Go along and watch other kids playing. If they’re having fun, it’s probably a good programme. 

Screen time

Our tamariki are surrounded by rapidly changing technology. In 1970 children started watching TV at around four years old, and now many children are watching screens – TVs, computers, tablets, and smartphones – from four months old, or even younger.  

But children need certain things to develop in healthy ways.  

  • Children need loving, interested adults interacting with them and involving them in their day.  
  • They need physical activity, and social and play time with friends and whānau. 
  • They also need quiet time – they don’t need to be busy and entertained all the time. 

Tamariki learn through relationships and experiences. When their relationships are positive (if imperfect) and their experiences are rich and interesting, they’re laying strong foundations for many different areas of their development. Rich and interesting experiences can be as simple as holding your hand while watching the wind blow in the trees, helping in the kitchen, or splashing in a puddle – these experiences all involve the senses and involve the body in the three-dimensional world.  

Two-dimensional screens don’t offer the same sensory experience as human interaction.  

The Ministry of Health and the World Health Organisation recommend:  

  • children younger than two years shouldn't spend time in front of screens 
  • less than an hour each day for tamariki aged between two and five years. 

How screens can affect children 

  • Poorer sleep: technology use can impact babies and young children through poorer quality and quantity of sleep, especially if screens are used before bed. If daytime viewing increases, children sleep less at night too.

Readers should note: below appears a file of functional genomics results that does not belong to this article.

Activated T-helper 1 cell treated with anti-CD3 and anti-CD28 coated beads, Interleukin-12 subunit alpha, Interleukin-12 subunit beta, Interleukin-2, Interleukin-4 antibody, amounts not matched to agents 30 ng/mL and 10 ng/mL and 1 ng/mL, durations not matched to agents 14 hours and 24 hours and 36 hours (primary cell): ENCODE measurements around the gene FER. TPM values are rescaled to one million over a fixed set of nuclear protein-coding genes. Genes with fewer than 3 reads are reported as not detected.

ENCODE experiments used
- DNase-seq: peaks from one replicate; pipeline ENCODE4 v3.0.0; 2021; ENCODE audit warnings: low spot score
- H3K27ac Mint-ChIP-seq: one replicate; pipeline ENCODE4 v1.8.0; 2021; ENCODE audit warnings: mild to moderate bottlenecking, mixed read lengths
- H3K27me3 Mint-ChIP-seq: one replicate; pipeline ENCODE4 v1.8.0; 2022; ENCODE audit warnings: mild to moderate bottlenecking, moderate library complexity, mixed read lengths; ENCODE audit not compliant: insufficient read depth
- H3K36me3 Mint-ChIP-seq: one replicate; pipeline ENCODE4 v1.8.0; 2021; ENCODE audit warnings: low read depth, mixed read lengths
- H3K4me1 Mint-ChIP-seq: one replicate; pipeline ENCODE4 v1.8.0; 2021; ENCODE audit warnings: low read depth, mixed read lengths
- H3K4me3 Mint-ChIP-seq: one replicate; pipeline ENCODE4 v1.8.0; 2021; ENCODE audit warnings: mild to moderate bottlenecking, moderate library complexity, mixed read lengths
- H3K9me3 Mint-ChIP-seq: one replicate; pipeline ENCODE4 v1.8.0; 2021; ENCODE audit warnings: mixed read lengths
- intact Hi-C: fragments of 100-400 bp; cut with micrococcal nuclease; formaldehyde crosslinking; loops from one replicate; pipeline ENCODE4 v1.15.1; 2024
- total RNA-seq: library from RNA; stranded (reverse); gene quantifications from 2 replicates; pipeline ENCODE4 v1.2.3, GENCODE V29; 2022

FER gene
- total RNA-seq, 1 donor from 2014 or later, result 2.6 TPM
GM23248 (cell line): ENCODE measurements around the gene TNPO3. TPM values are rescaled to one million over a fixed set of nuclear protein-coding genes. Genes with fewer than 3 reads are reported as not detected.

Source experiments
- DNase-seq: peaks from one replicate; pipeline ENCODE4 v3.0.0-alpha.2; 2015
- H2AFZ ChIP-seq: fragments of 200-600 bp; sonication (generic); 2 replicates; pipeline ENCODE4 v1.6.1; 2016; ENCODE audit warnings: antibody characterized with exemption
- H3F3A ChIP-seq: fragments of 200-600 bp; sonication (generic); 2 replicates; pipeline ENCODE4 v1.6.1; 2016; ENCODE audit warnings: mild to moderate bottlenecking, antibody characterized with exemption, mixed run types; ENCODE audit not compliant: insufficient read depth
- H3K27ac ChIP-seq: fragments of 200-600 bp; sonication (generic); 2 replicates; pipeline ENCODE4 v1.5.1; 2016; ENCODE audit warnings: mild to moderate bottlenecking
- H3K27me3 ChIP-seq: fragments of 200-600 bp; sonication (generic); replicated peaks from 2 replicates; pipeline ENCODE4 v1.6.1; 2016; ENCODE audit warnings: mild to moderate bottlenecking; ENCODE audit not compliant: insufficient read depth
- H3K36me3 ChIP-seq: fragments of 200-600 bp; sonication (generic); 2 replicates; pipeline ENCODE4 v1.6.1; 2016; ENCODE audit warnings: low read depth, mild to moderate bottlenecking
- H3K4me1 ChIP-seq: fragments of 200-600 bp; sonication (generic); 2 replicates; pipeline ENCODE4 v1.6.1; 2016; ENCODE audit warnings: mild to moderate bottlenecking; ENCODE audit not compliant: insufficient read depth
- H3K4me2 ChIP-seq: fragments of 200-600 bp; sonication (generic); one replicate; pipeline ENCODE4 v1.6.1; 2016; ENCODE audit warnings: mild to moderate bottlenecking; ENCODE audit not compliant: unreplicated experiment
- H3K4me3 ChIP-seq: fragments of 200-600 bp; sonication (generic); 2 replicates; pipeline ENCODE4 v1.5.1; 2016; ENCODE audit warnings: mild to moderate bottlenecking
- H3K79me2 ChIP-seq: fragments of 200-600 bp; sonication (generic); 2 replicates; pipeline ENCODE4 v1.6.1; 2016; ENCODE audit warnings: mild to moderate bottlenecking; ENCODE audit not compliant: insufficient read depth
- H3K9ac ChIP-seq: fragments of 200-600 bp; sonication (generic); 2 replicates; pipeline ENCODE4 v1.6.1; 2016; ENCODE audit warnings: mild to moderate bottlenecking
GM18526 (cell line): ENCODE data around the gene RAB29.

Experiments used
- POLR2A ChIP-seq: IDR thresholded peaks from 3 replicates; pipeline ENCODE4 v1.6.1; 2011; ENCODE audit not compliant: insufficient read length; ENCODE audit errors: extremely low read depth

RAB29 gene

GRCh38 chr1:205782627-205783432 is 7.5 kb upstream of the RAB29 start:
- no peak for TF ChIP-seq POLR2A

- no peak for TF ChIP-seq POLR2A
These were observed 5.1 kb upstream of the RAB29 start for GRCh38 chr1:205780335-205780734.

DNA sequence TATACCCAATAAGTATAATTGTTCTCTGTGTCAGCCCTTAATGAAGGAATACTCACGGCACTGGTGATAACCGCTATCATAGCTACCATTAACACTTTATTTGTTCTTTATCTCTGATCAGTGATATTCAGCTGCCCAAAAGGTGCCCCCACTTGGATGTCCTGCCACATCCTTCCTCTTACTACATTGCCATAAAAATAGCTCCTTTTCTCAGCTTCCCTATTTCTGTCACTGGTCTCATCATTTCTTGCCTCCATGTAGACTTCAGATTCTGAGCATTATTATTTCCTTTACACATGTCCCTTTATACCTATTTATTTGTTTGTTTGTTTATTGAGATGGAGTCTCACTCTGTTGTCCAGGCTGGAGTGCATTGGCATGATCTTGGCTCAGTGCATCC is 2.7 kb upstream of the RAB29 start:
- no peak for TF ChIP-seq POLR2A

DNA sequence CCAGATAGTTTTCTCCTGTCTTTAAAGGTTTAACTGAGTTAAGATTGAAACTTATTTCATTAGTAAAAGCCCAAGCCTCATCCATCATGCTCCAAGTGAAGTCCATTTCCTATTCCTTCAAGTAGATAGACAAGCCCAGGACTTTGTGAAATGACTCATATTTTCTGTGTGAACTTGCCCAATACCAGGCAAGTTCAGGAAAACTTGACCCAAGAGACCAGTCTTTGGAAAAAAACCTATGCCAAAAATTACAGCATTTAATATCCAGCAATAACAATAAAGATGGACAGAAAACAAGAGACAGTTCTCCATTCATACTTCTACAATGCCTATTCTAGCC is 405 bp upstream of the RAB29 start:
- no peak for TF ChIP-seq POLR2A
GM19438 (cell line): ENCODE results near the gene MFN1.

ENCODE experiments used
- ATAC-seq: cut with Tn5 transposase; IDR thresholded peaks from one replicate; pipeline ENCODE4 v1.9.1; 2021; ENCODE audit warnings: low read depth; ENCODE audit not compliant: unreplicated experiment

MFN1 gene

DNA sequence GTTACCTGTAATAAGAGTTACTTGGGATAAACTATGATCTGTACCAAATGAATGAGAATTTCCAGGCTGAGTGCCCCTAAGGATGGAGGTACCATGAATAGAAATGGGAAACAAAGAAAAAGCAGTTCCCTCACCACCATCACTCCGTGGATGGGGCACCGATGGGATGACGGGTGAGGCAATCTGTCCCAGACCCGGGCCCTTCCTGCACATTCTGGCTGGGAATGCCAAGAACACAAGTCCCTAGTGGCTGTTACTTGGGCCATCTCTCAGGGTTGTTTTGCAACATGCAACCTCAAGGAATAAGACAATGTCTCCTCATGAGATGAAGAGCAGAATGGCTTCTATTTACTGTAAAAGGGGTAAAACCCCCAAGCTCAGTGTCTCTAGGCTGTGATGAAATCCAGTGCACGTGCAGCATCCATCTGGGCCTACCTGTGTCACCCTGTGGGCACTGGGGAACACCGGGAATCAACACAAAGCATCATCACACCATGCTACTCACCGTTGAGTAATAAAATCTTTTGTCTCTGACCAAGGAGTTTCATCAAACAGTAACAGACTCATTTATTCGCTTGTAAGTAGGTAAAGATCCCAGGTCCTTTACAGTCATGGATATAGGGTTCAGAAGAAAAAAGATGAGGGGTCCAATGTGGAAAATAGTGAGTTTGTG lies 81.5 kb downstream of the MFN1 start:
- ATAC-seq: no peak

• Language delay: studies have found the longer pēpi and toddlers spend using handheld devices, the more likely they are to have language delays. 
  • Wellbeing and behaviour 
    • Technology is often used to help manage children’s behaviour, and it can work really well. But if a screen is used too often to distract babies and toddlers when they’re feeling big emotions like anger and frustration, they may not know how to deal with those emotions as they get older. When parents support their children with their feelings, they’re building their relationship and helping their children learn to deal with their emotions. 
    • The more tamariki use screens when they’re little, the more difficulty they have turning them off as they get older.  
    • If your young child is watching something intended for older children, they may find it scary and become fearful and anxious. Babies and toddlers need support from adults to understand what they’re seeing – they can’t tell fantasy apart from reality. 

If your tamariki do watch screens, make sure it's good quality age-appropriate content.